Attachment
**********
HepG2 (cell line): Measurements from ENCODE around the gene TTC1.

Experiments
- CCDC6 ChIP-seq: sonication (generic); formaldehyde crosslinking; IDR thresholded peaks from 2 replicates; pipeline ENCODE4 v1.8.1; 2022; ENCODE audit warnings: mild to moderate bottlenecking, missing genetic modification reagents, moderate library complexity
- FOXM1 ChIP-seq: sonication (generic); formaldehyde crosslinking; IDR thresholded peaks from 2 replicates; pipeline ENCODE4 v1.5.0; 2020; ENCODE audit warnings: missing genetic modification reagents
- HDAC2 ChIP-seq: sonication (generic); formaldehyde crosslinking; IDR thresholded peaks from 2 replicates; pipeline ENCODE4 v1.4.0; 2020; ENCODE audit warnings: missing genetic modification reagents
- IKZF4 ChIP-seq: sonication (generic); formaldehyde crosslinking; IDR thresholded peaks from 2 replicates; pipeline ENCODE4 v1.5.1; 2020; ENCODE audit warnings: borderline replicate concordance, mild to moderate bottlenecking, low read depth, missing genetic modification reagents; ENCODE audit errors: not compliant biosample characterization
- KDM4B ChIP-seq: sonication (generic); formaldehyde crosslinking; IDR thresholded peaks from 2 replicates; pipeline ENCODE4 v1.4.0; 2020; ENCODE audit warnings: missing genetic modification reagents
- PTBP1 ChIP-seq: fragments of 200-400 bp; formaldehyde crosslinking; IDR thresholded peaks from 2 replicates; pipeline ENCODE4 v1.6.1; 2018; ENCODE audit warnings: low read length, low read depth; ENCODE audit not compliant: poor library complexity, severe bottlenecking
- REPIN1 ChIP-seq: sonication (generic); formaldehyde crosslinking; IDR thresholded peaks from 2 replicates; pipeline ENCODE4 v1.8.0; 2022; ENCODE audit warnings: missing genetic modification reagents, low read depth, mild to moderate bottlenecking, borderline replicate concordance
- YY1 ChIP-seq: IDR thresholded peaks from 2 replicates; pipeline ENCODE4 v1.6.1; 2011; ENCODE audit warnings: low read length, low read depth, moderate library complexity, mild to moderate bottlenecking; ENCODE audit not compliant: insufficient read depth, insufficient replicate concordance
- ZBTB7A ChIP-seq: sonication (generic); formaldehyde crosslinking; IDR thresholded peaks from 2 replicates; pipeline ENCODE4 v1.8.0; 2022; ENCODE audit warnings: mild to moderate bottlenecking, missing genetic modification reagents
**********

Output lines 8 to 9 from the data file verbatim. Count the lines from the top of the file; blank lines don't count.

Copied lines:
- PTBP1 ChIP-seq: fragments of 200-400 bp; formaldehyde crosslinking; IDR thresholded peaks from 2 replicates; pipeline ENCODE4 v1.6.1; 2018; ENCODE audit warnings: low read length, low read depth; ENCODE audit not compliant: poor library complexity, severe bottlenecking
- REPIN1 ChIP-seq: sonication (generic); formaldehyde crosslinking; IDR thresholded peaks from 2 replicates; pipeline ENCODE4 v1.8.0; 2022; ENCODE audit warnings: missing genetic modification reagents, low read depth, mild to moderate bottlenecking, borderline replicate concordance